Your agency's needs may be broader than the specific proposal you've put forth, and it may be helpful for the funder to know that, says Sherlock. An agency may have financial troubles or need board training. "I try to open up the doors," Sherlock says. "I try to let them know everything doesn't have to be perfect. As a funder, you need to let applicants know that you understand the realities of small community agencies. We understand that you can't take care of everything at once."
If an agency does have hidden problems, Hohlfeld says, they usually come to light in his conversations with community members outside the organization. He encourages agencies to talk openly about their challenges — financial or otherwise. "Usually we can help," he says.
6. Always follow up
Take a moment at the end of every site visit to make a checklist of any issues the funder asked you to follow up on. Were there reports you should fax or send? Perhaps just a dollar figure that you'd forgotten to factor into the budget? If a funder requests such items, double-check the timeline: Does she need those figures in two days or two weeks? And in a formal report or simply over the phone?
Don't overdo it. Generating extra paper may not have the type of positive impact you want. "I remember a final report that was a one-inch, three-ring binder full of articles and newspaper clippings," McKinley says. "To be honest, I'm not able to give that much material the attention it deserves. It's better to be brief, and highlight successes."
And even though you should follow up with any additional information requests, give funders time to process your information. Non-emergency phone calls and letters may not necessarily be answered the same week after the visit. "During a grant cycle, it may not be possible for me to return calls as quickly as I would like," McKinley explains. "I try to return all calls within three days. But because the volume of work can be consuming, I ask applicants to be as patient as possible so that no one is pressuring the other."
7. Ask about your chances
It's only natural to want to know what a funder is thinking as the site visit wraps up, so go ahead and ask, the experts say. Although the final decisions regarding funding are rarely left to the foundation representative alone ("The grant decisions are not in the hands of the staff," says Otto Bremer's Starr. "We operate under the assumption that a site visit doesn't mean they will get funding"), he or she is likely to give you a sense of what your chances are. "I don't mind someone asking for feedback," says Sherlock. "Ask for suggestions. Ask about your chances. I'll give honest answers."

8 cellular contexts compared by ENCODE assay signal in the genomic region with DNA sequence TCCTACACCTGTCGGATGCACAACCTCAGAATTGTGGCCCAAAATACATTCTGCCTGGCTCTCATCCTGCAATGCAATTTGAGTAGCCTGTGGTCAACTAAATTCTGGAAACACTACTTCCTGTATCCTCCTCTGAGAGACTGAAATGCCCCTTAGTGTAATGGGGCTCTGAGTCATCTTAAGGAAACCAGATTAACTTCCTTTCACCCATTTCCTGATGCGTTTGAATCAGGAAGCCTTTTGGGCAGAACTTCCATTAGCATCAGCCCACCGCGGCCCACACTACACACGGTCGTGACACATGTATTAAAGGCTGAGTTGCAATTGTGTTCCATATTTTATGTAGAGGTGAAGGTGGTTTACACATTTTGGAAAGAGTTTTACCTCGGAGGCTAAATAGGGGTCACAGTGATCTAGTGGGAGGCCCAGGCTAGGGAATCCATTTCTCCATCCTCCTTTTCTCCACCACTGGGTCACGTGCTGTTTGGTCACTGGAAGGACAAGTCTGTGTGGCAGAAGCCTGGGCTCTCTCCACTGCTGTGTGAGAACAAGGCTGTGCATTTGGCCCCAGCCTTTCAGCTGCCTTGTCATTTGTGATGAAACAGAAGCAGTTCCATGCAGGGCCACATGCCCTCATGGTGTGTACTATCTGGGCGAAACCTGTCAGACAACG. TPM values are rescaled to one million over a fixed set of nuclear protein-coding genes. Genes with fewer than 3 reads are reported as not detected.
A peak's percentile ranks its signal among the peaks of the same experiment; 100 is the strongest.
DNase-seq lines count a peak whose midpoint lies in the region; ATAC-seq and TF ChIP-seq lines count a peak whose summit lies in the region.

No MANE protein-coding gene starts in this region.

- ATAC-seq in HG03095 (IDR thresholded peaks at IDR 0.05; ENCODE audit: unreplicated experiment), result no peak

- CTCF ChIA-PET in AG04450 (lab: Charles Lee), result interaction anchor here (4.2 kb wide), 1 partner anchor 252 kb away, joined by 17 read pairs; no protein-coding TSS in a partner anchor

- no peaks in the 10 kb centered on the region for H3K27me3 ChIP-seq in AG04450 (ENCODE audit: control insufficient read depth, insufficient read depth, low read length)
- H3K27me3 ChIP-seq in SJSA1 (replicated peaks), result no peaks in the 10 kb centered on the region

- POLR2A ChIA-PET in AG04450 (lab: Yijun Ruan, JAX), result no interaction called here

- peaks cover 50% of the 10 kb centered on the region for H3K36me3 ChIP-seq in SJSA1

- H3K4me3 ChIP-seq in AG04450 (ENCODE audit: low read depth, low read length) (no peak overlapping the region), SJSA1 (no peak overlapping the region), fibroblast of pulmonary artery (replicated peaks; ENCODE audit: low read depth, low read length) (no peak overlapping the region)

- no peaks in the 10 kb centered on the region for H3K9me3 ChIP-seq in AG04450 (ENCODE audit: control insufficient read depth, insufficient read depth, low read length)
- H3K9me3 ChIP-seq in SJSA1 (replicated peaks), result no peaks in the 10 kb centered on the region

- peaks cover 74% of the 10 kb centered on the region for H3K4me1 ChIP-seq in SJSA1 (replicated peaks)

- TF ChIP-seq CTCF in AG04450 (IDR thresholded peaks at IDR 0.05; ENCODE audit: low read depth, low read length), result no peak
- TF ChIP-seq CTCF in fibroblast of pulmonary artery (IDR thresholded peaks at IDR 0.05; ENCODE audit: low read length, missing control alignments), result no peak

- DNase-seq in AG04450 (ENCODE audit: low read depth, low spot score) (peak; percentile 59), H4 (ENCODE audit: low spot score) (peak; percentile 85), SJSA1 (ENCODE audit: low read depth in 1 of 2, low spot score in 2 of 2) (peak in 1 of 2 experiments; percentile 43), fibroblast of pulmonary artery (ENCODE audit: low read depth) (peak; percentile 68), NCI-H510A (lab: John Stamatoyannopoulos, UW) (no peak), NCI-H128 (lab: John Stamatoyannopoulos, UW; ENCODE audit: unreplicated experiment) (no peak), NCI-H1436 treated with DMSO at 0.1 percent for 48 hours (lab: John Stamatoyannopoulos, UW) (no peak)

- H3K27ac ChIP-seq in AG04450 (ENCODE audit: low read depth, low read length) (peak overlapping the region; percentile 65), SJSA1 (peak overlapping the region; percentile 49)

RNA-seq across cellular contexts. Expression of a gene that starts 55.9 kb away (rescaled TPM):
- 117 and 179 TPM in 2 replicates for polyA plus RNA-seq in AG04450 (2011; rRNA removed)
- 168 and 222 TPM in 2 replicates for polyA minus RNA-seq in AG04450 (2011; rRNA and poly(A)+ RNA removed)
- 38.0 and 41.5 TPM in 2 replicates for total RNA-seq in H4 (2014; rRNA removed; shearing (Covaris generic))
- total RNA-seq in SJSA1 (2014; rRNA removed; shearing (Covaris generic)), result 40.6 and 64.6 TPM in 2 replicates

In fact, even if you don't receive funding from that particular donor, you may get a better sense of why not if you inquire as the site visit concludes. "I can't tell an agency that it's guaranteed to get funding, but I will let people know if I see a red flag," says Hohlfeld.
8. Relax; Show your enthusiasm
Starr claims the worst site visit she endured was a scripted show-and-tell. After being herded into a room and given no introductions, Starr and her fellow funders found themselves listening to letters of recommendation being read aloud. "There was no interaction. Literally the person in charge of the program read from a script," Starr says. "Clearly, that was not a way to begin a relationship."
Being alert is important, of course. But anxiety and nervousness get in the way of a good dialogue. "The more nervous people get, the less rapport happens," says Hohlfeld. "If people are more laid back, the connection between us is better. Most program officers are honestly there to find out about your program. Not to offer you instructions."
Two forces for "greater good"
At bottom, most site visits aren't really even about the actual physical site. Instead, the visits are about cultivating a relationship, a bond between funders and nonprofit agencies. And in the best of these relationships, there's a long-term commitment and long-term benefits. "A site visit gives us an opportunity to create a relationship with grantees," says Sherlock. "And if we look at a grant as not the end of a relationship but as the beginning of a relationship, in which we're going to grow and learn and make changes for the greater good, then it's a vital part of the grantmaking process."
The fruit of that relationship, says Hohlfeld, is progress towards a common goal. "Enter into dialogue with your investor," he advises. "You're both interested in helping the community. That's the bottom line — to help people in the community. And as the funder and the service provider, you each have different roles in that help. We're all in the same basic business."